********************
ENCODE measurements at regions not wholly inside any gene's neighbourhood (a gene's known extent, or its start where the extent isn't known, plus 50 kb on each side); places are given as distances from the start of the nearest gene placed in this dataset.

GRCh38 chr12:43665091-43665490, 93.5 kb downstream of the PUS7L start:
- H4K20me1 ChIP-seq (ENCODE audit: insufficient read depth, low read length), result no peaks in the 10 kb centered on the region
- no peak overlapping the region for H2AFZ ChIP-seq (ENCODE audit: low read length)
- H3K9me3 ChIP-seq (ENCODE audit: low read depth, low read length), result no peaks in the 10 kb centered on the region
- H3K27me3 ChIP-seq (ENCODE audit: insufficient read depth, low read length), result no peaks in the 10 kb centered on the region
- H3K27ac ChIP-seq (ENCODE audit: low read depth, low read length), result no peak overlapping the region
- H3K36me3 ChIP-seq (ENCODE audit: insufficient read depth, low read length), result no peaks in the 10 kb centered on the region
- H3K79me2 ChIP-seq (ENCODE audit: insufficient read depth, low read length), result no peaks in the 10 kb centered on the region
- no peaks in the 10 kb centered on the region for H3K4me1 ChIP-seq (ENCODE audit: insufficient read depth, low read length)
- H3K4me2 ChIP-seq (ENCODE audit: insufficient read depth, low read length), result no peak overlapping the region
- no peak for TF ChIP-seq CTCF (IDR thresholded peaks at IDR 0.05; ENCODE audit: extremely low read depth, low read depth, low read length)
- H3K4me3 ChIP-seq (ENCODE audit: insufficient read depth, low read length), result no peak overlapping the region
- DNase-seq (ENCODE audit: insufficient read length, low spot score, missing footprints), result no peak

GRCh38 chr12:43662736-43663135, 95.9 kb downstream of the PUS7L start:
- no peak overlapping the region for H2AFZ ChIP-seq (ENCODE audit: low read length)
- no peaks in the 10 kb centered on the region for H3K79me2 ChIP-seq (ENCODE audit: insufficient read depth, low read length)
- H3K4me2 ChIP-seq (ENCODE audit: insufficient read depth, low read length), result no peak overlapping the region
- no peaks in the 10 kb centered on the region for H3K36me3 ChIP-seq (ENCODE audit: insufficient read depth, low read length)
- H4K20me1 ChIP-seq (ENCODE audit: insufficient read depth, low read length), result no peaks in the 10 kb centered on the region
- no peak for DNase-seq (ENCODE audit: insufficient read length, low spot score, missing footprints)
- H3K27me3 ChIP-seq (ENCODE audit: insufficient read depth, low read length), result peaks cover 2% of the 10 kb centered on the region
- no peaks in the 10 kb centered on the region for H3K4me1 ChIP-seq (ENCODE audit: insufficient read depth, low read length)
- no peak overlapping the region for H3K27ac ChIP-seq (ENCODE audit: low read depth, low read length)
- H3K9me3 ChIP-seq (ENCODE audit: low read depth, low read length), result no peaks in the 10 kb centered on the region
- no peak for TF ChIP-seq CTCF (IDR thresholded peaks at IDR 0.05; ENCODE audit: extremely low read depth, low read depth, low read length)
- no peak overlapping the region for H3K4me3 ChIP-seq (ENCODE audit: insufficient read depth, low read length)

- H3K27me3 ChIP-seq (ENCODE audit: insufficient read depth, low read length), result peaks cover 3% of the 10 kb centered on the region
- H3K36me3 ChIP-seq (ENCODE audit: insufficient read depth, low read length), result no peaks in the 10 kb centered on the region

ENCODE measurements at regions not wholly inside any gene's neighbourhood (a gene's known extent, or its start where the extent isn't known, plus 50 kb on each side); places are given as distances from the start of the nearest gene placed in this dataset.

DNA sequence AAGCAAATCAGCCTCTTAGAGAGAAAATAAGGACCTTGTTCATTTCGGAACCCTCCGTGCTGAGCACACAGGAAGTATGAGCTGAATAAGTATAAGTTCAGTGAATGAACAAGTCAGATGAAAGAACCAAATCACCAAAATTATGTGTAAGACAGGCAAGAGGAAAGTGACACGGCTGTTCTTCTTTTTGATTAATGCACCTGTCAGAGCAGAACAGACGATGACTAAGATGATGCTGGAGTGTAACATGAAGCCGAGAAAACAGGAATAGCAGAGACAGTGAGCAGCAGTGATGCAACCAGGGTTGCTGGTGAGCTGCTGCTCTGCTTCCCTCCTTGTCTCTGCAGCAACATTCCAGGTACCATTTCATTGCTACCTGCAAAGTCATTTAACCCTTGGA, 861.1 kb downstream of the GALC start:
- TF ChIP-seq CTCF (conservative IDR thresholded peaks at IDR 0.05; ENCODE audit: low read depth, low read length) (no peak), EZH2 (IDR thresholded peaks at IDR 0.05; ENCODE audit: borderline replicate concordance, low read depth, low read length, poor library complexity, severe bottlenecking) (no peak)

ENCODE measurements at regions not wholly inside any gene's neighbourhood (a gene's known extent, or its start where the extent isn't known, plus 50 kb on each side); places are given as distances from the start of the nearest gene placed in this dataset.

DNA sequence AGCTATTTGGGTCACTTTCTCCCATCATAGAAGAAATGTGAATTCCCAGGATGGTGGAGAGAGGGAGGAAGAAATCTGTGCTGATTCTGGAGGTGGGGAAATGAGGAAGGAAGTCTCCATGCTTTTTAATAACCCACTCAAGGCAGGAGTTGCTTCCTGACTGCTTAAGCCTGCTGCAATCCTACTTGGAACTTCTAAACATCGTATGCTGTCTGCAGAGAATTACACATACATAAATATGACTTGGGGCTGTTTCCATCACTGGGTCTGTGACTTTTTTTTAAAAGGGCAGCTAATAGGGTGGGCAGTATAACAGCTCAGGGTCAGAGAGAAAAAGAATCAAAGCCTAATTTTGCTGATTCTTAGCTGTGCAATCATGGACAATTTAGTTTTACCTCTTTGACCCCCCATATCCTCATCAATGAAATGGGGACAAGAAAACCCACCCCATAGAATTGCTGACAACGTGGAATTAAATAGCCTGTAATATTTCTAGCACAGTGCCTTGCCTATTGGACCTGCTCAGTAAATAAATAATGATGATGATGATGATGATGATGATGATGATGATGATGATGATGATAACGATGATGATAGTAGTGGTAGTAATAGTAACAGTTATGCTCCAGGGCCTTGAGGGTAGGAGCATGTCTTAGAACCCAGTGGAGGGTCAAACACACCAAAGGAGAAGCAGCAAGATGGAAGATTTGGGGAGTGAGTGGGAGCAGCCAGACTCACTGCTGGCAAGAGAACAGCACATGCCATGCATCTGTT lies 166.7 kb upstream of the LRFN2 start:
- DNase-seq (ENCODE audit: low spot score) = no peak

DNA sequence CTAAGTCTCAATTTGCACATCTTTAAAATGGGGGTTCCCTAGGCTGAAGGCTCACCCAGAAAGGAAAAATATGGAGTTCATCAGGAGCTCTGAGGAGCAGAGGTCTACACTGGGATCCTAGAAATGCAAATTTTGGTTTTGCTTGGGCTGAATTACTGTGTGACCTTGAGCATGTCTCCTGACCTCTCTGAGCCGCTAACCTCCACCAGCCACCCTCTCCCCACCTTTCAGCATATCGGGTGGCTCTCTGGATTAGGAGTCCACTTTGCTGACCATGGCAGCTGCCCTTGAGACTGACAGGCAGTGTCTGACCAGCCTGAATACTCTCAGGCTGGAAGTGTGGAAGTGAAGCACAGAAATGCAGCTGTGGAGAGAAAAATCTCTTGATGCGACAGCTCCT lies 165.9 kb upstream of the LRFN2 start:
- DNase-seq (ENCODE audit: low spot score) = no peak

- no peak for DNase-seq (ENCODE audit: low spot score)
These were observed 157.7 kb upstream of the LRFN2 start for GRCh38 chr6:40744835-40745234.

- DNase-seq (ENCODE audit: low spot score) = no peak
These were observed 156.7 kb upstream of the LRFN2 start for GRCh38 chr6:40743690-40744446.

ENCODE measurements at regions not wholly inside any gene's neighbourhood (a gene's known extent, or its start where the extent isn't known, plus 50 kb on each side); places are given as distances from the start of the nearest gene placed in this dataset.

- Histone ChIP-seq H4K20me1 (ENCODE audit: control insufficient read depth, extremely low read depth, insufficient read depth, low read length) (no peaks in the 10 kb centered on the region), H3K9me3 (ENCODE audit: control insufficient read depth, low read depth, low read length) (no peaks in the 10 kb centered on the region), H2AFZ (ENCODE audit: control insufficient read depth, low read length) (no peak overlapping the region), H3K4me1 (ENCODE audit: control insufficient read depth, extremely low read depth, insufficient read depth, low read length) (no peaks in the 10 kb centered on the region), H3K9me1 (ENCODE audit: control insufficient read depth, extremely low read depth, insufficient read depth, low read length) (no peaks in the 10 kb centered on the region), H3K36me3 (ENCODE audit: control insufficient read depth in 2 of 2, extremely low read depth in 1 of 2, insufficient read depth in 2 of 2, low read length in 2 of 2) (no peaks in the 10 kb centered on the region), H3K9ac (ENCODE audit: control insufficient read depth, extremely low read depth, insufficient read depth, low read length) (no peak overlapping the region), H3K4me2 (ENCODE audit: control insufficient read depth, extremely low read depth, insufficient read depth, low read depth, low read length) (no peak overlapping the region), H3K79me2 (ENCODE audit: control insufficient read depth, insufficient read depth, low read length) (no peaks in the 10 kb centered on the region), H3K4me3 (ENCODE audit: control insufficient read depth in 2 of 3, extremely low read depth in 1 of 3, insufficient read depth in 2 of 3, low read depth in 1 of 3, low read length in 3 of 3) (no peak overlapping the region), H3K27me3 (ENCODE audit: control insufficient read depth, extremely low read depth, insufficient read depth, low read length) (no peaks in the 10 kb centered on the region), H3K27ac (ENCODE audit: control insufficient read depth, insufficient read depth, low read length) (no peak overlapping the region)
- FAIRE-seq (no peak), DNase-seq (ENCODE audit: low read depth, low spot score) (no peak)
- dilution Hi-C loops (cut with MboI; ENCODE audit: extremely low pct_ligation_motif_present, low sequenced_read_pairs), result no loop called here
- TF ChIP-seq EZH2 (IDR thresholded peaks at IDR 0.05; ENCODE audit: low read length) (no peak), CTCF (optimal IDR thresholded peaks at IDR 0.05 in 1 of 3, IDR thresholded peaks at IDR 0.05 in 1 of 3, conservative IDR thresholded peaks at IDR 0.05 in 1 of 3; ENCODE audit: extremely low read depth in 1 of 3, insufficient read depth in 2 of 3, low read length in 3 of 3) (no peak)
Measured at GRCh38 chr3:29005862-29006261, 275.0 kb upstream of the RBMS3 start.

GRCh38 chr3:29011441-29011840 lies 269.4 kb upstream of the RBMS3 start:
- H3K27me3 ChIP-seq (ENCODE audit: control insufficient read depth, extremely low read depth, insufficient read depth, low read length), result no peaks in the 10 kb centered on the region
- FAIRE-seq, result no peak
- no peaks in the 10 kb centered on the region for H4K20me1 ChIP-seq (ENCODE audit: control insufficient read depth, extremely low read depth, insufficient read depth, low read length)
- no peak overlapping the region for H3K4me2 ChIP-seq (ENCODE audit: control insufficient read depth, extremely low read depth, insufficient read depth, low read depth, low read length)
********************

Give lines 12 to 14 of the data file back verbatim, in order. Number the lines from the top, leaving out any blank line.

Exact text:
- no peak for TF ChIP-seq CTCF (IDR thresholded peaks at IDR 0.05; ENCODE audit: extremely low read depth, low read depth, low read length)
- H3K4me3 ChIP-seq (ENCODE audit: insufficient read depth, low read length), result no peak overlapping the region
- DNase-seq (ENCODE audit: insufficient read length, low spot score, missing footprints), result no peak